#FEARBar (“Foreign Email Account Report”) update – All indications lead to reporting #offshore email accounts

Cross posted from the Renounce U.S. Citizenship blog.

The above tweet references a post written four years ago in June of 2013. The post predicted that at some point the United States would require disclosure (in addition to FATCA (Form 8938) and FBAR (FinCen 114) and other forms) the email accounts used by Americans abroad.

That post concluded with my prediction:

The purpose of FBAR and FATCA is to …

Provide the U.S. with information that is outside of its jurisdiction. In other words, the U.S. has no legal right to the information. Therefore, by threatening “life altering” penalties, the U.S. forces its citizens to provide this information to the U.S. government.

If the contents of bank accounts is important, then the contents of an email account would be even more valuable.

You heard it here first:

The next information return that the U.S. will require is the:

Foreign Email Account Report” – FEARBar for short!

Congress will (like FATCA) unknowingly pass the general legislation (slipped in as part of a Hiring Act) and authorize the IRS to specify the contents of the return. What an Orwellian World!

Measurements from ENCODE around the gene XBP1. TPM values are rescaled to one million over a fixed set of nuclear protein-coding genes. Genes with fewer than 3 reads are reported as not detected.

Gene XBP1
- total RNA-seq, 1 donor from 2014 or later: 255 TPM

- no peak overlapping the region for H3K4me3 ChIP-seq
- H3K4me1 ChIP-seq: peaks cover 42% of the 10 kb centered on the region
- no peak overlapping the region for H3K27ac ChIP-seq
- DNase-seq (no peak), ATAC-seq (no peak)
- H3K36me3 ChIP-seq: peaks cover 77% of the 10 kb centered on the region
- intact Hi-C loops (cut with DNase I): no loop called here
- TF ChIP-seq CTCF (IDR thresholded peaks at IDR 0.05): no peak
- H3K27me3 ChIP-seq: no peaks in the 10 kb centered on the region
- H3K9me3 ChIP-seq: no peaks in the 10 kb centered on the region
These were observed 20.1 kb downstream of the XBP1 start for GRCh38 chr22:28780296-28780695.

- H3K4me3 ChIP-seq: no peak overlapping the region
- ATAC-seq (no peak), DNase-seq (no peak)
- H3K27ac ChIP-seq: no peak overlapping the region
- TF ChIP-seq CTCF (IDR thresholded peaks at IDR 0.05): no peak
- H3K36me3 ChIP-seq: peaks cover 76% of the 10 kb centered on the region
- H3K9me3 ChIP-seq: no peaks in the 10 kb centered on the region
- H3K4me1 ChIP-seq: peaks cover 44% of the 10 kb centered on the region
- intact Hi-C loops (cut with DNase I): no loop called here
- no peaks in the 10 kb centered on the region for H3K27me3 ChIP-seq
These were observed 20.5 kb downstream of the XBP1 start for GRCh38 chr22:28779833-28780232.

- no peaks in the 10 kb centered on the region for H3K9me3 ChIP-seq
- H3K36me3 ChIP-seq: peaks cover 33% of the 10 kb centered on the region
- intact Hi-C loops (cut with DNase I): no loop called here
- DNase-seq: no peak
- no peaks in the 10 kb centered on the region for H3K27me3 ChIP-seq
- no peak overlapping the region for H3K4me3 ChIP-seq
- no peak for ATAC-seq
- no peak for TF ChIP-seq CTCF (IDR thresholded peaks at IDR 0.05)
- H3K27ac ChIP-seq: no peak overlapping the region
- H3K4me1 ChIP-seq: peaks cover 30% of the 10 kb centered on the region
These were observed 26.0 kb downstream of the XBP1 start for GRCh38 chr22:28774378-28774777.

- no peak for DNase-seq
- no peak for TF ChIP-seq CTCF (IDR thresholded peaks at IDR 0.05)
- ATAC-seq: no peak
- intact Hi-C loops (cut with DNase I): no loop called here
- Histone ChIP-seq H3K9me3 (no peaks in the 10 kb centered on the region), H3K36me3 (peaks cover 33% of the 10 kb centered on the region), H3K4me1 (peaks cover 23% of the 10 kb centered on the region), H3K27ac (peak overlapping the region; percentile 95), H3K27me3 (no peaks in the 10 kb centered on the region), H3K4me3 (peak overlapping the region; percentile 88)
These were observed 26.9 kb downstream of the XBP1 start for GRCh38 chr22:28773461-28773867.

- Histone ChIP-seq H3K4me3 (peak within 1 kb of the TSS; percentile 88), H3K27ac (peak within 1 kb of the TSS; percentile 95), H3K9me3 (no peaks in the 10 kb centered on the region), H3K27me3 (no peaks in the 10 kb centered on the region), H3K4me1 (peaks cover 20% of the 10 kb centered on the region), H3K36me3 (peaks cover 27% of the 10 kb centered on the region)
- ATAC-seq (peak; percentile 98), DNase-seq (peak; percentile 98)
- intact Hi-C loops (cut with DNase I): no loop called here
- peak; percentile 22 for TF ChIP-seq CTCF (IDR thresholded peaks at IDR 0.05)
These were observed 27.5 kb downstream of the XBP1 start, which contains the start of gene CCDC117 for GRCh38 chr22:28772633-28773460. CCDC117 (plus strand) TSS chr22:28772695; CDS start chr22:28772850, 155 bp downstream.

FEARBar coming to an information return near you!

2016 – An Obama administration initiative – inquiries about Social Media accounts as part of the ESTA program

What is going on? – The Readers Digest Version

At the risk of oversimplification (that’s the only way this can be understood):

1. Generally in order to enter the USA a visa (not the credit card) is required.

2. An exception to the visa requirements is given to citizens of those countries that are part of the “visa waiver program”. This means that to enter the United States they would simply show their passports without having to apply for a visa.

3. But, those who travel to the United States under the visa waiver program, are still required to get an “ESTA” (“Electronic System for Travel Authorization”) clearance. The “ESTA” clearance is managed online.

4. As part of the ESTA clearance process, applicants are “invited” to provide information about their Social Media handles. (Providing the information is NOT yet mandatory.)

5. This is of course for the purpose of preventing terrorism (the justification given and accepted for all the restrictions on the liberties of individuals). An explanation from the U.S. Government is here and includes the following Q and A’s of interest:


What was the additional question added to the ESTA application in October 2016?
DHS added the following optional question to ESTA and to Form I-94W:

“Please enter information associated with your online presence – Provider/Platform- Social media identifier.”
The question is clearly marked as “optional” on the revised ESTA application. If an applicant does not answer the question or simply does not hold a social media account, the ESTA application can still be submitted without a negative interpretation or inference. No ESTA application is guaranteed approval, and an application can be denied for a variety of reasons.